The husband of Indian dentist Savita Halappanavar who died following a miscarriage has called for an independent public inquiry into her death.
Praveen Halappanavar criticised an investigation launched by the Health Service Executive (HSE) because the team appointed includes employees from Galway University Hospital where his wife died.
“It does bother me that there are people from Galway hospital on the inquiry,” said Mr Halappanavar.
“I would prefer no Galway people on the inquiry. I will basically request that there will be no one from Galway on it.”
Mrs Halappanavar died on October 28. Her husband claimed she was refused an abortion as she miscarried 17 weeks into her pregnancy.
A seven-strong team chosen by the HSE is to begin a review of the death, with interviews and the examination of medical records.
The group will start questioning medics involved in the care of the 31-year-old, who died after suffering a miscarriage and contracting septicaemia.
They will spend the next three days interviewing the local team at Galway University Hospital.
Mr Halappanavar has objected to the appointment of three members of the team who all work at the hospital – Professor John Morrison, consultant in obstetrics and gynaecology, Brian Harte, consultant in anaesthetics, and Catherine Fleming, consultant in infectious diseases.
The widower, who is objecting to the inquiry members through a solicitor, also told the Irish Times that he believed there would have been no investigation if there had not been such widespread public interest in his wife’s death.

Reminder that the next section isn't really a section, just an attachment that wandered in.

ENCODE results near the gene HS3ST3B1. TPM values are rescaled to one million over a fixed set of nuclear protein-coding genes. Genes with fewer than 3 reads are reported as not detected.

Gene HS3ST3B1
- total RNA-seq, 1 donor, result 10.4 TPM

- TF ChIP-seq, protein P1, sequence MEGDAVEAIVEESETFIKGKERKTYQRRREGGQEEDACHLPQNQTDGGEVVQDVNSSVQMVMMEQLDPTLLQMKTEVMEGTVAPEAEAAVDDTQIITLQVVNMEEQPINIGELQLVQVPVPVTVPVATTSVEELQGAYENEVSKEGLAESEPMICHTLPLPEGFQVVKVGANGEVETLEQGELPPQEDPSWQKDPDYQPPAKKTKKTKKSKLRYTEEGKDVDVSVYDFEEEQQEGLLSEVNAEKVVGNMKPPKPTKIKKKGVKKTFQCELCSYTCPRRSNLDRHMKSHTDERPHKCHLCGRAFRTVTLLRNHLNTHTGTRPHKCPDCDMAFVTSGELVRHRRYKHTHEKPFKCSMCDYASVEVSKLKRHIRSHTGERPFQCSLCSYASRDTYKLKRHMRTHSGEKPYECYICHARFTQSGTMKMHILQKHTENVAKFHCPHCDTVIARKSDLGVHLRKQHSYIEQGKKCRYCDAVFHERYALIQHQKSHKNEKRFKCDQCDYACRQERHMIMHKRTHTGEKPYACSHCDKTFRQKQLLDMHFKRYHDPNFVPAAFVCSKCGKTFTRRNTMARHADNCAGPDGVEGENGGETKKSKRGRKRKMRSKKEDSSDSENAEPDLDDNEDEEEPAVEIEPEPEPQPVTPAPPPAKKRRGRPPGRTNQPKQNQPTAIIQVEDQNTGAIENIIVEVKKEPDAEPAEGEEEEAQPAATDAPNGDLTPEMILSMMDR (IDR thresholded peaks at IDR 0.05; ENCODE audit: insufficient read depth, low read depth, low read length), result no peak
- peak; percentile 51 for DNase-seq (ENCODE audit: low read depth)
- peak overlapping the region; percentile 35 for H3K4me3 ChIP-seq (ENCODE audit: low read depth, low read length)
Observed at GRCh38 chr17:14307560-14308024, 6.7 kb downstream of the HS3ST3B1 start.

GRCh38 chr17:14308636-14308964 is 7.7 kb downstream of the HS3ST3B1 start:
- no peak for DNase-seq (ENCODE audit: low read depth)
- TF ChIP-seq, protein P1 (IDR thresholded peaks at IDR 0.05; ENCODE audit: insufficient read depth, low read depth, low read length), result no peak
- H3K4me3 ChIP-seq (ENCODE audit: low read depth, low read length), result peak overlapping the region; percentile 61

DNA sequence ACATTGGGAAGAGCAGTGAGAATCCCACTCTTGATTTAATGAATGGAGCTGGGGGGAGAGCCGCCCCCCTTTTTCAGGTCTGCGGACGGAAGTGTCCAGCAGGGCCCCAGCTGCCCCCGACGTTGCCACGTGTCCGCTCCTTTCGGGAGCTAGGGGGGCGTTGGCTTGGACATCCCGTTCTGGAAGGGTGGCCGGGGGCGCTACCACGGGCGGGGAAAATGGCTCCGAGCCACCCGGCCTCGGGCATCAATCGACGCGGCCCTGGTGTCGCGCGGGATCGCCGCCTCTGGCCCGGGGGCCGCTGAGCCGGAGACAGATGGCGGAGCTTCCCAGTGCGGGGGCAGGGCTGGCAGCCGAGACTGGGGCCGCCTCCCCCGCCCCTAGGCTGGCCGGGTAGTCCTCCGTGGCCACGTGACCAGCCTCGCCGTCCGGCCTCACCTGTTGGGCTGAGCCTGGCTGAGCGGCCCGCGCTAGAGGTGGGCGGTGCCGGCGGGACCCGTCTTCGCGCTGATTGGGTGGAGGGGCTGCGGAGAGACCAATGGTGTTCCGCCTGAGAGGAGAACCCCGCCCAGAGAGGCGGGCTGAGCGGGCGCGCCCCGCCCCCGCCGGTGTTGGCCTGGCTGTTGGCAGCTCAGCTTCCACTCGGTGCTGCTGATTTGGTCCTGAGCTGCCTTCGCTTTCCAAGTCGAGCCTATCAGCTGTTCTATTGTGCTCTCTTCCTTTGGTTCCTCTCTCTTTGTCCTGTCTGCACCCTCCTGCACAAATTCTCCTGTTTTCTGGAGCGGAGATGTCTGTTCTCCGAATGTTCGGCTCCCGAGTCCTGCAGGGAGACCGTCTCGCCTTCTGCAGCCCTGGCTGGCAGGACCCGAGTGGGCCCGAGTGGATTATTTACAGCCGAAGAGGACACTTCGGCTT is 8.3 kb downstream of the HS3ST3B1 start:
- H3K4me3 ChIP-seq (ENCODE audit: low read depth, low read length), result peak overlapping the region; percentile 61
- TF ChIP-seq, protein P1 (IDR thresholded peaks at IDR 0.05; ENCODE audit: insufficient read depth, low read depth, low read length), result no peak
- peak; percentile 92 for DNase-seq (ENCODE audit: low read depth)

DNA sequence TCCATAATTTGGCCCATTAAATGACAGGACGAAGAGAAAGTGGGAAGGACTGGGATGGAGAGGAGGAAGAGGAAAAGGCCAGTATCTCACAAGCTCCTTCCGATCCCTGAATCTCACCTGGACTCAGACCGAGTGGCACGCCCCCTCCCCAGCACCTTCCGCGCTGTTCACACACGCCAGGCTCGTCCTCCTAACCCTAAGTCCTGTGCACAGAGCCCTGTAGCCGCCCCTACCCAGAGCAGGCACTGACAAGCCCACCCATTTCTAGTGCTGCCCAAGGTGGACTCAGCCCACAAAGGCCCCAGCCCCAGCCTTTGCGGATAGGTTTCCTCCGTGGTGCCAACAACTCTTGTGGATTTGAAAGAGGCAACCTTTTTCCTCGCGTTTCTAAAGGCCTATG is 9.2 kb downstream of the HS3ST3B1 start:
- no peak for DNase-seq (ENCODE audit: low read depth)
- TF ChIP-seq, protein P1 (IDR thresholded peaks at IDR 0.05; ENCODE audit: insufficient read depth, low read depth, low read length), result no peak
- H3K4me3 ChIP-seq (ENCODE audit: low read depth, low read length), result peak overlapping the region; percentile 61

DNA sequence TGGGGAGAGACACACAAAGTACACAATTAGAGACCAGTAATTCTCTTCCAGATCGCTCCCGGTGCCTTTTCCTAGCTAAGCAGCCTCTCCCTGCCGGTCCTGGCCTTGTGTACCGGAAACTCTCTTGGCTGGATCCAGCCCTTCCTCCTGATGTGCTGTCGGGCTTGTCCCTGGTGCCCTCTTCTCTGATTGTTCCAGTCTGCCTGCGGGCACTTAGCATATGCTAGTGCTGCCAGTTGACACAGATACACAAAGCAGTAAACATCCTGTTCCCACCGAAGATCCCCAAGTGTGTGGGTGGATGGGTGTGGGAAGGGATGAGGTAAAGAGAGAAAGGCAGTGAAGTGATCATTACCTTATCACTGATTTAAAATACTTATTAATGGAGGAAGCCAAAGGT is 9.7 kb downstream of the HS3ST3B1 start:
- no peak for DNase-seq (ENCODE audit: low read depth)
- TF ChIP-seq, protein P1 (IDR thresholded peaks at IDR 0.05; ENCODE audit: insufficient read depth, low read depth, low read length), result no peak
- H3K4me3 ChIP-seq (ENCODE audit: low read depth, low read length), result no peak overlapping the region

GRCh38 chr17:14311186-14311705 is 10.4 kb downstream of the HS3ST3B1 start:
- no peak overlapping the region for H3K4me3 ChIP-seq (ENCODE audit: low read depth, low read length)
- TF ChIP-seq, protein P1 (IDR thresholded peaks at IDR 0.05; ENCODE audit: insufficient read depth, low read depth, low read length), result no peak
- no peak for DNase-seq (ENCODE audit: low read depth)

Chairman of the HSE investigation team, Sabaratnam Arulkumaran, insisted yesterday that the Galway consultants had no part in the care of Mrs Halappanavar.
The London-based professor serves as head of obstetrics and gynaecology at St George’s University of London.
He was appointed to head the team based on his internationally-renowned expertise.
The team will begin their investigation with intensive interviews with staff who cared for Mrs Halappanavar.
They will also analyse case notes and medical guidelines to ensure she received the best possible care before her death.
The expert panel is also expected to discuss the tragedy with Mr Halappanavar as part of its investigation. The HSE has insisted it will work on his terms and when he is available.
No overall timeframe has been set for the completion of the report, which will be returned to HSE national director of quality and patient safety Philip Crowley.
The HSE is then expected to share the findings of the investigation immediately with Mrs Halappanavar’s family.
Other members of the independent review team are: Cora McCaughan, HSE national incident management team; Cathriona Molloy, service user advocate, Patient Focus; and Geraldine Keohane, director of midwifery, Cork University Hospital.